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Special report: The restoration of Brighton's Stanmer Park
Updated 1:19pm Tuesday 28th January 2014 in News
A £5 million plan to turn back the clock at Brighton’s Stanmer Park has been unveiled. Tim Ridgway looks at the ten-year project to restore the historic open space to its 18th Century roots.
“When I go into town and tell people I live in Stanmer, they ask ‘where’s that?’
“There are quite a few people in Brighton who do not know it exists.”
Val Little is speaking from her home, perched at the entrance to the largest park in Brighton and Hove.
Her comment is not unfamiliar. Thousands of the people who live in Brighton and Hove are completely unaware that 5,000 acres of protected downland, woodland trails and historical buildings are on their doorstep.
To boost interest and preserve it for future generations, Brighton and Hove City Council is now drawing up a bid to bring £5 million into the park.
The dream is everyone – from picnickers to ramblers, mountain bikers to villagers – will benefit as steps are taken to restore it with a nod to its 18th Century roots.
Among the suggestions to “maximise its potential” are:
- Bring Grade II listed Home Farm back into use;
- Better accessibility with separate cycle and pedestrian paths;
- Reintroduce livestock to slow down traffic;
- Create offices for South Downs National Park.
If successful, most of the money will come from the Heritage Lottery Fund, which recently supported the restoration of The Level in Brighton. But not everyone shares the council’s optimism.
Ann Markwick, who moved to the village in 1957, said: “If they think they can bring it up to the 18th Century standards then I’m a Spanish onion.”
There is currently only one route into the park which meanders up towards the 18th Century Stanmer House and adjoining village of cottages. It is shared by motorists, buses, cyclists, coaches and pedestrians.
Once they have arrived, the huge swathes of open space are often filled by people picnicking or walking their dogs.
Informal sports fixtures are also popular while some opt for a gentle stroll or afternoon tea.
Throw in a beautiful church and some of the best mountain biking trails in the south east, it is not hard to see why access is one of the biggest gripes with those visiting.
Mrs Little is one of a small number of people who live in the 23 homes in the village, most of which are populated by people whose families worked on the estate.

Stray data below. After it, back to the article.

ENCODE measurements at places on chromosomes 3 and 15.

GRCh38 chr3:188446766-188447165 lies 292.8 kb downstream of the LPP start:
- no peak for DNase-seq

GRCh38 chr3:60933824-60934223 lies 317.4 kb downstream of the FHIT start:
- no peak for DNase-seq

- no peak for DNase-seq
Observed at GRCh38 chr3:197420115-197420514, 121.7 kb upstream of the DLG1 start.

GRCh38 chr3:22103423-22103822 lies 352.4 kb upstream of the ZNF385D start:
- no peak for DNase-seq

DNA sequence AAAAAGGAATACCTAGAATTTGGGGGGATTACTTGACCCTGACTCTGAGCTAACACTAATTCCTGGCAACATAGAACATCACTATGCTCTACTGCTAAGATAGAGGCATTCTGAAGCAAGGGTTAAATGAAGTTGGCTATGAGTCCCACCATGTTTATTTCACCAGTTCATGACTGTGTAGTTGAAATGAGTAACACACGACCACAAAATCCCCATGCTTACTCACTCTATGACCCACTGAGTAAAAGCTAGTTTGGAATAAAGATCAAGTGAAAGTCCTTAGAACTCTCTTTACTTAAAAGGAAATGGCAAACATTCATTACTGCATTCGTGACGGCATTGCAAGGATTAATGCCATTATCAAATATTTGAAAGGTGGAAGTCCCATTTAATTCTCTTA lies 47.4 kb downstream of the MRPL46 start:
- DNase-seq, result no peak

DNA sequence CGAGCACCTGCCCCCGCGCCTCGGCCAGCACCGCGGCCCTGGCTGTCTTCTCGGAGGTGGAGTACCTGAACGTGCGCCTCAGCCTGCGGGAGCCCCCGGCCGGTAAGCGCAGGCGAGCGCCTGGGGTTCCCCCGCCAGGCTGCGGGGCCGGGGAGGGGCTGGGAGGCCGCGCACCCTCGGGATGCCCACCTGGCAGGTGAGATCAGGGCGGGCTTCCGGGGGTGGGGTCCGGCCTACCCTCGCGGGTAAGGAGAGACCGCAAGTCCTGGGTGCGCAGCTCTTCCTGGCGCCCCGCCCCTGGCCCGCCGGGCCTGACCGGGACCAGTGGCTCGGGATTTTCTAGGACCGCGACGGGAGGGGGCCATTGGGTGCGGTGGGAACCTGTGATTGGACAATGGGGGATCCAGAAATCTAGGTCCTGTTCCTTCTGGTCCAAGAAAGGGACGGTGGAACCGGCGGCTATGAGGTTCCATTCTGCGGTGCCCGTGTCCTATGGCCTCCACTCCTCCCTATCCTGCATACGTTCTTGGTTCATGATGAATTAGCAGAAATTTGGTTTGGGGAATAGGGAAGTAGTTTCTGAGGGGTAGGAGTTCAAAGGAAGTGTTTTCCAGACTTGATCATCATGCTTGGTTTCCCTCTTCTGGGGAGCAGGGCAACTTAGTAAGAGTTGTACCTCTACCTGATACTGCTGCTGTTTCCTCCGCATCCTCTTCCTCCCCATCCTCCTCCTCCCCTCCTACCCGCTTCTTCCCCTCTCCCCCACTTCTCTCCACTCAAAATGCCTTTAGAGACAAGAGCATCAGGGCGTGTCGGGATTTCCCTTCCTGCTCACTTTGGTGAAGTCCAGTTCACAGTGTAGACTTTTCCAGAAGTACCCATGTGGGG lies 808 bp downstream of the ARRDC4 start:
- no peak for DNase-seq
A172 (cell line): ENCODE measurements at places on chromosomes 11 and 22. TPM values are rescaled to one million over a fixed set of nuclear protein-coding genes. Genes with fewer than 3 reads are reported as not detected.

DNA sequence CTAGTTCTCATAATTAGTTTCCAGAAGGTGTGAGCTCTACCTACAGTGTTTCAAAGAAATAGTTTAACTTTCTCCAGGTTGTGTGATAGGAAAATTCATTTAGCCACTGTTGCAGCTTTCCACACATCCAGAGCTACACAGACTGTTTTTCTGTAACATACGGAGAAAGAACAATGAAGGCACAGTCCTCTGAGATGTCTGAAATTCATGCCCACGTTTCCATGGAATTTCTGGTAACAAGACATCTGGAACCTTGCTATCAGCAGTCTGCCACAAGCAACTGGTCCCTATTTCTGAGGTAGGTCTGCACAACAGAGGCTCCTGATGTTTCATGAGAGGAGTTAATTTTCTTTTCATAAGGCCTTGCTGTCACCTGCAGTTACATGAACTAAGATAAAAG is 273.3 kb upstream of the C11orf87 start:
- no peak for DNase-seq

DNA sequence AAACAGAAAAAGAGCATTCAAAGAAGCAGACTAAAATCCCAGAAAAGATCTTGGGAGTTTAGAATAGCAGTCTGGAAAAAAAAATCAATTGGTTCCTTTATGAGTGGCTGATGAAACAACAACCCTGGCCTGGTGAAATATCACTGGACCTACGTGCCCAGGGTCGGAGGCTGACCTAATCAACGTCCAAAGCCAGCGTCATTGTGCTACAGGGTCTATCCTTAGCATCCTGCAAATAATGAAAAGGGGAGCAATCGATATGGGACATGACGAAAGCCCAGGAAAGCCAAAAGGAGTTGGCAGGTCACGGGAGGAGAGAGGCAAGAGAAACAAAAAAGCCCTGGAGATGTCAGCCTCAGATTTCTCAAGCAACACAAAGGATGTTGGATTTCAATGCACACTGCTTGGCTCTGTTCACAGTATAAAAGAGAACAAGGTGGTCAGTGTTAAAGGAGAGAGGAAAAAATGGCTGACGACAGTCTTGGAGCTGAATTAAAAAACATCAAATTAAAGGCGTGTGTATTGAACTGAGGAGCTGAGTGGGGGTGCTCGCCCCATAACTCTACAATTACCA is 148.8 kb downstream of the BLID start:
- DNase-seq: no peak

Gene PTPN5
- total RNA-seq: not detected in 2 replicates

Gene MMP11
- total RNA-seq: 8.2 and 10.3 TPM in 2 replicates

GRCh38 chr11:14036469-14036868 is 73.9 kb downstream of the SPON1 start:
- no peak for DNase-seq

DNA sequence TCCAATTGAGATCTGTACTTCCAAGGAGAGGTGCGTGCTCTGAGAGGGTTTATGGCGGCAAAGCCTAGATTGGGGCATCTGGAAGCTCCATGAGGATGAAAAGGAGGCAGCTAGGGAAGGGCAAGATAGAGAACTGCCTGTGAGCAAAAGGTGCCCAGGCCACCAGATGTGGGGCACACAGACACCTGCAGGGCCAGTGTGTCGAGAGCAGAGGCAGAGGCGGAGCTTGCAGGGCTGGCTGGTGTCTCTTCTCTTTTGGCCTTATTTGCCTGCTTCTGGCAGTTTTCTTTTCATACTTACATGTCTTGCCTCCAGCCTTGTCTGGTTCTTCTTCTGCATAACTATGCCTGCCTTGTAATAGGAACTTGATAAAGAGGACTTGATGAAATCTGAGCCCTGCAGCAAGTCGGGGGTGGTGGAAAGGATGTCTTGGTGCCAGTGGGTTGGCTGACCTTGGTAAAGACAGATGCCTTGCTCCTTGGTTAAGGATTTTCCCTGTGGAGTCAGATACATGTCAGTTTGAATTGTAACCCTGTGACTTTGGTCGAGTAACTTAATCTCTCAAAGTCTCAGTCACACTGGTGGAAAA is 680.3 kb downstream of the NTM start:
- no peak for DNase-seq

It is one of few public parks in the country to have such a collection of homes.
Mrs Little, who has lived in the village 44 years, said: “It’s not like it used to be.
“There used to be an orangery and when I used to sit in my garden there was very little noise. Now they have built two new roads nearby, not to mention the stadium, but that’s progress I suppose.”
Properties only become available in Stanmer when existing residents die.
Most are rented out with one of the smallest houses in the village costing about £1,200 a month.
Ms Markwick said: “We don’t have any facilities as such. We do not have the village shop or post office that used to have.
“If you want anything you have to go over to Coldean, the university or drive into town.”
She added: “Quite frankly I do hope people do forget about us.
“It’s an amazing village. If anyone is in trouble, everyone rallies round.”
Sarah Aldenhoven, who lives in New Church Road, Hove, is one of hundreds who use the trails for mountain biking.
She said: “It’s like a green oasis on your doorstep. It’s only ten minutes from town and I can combine a long ride with afternoon tea in Stanmer House. I absolutely love it.”
Local millionaire businessman Mike Holland sees the potential of the park.
He secured Stanmer House, the beautiful building at the heart of the estate, on a long term lease from the council in 2004.
He has since spent £5 million renovating the 18th Century manor house which is now a restaurant and wedding venue.
Mr Holland said: “A lot of people love it as they can get out and about and have a nice cream tea or stroll in the village, which is looking less tatty than it did before.
“But what really puts people off and is turning people away is that you cannot park anywhere.
“This would immediately mean people do not get muddy walking to their cars while travellers would not be able to enter.
“All they need to do is put in height restrictions and ensure there is proper enforcement.”
While some are calling for more parking, others are calling for less – or, at least, for the existing spaces to be patrolled.
For many years there has been an issue with students and staff leaving their vehicles in the park rather than pay in the nearby universities.
The addition of the American Express Community Stadium has also increased the pressure on spaces at weekends.
To ensure there is widespread public support, thousands of households will be asked their views on the park’s masterplan over the coming weeks.
This will then form the basis of a £60,000 bid for Heritage Lottery Funding under the Parks for People fund next August.
If successful, work could start in 2017.
Green councillor Pete West, chairman of the council’s environment, transport and sustainability committee, said: “Stanmer Park Estate is well loved by residents who are keen to see it restored and enhanced for future generations.
“With its beautiful setting and historic buildings, the park has huge potential to become an exciting and vibrant gateway to the new national park.
“We know there is widespread support from local people keen to contribute to any plans and I am keen to move forward with a bid to attract vital funding to support this exciting project.”
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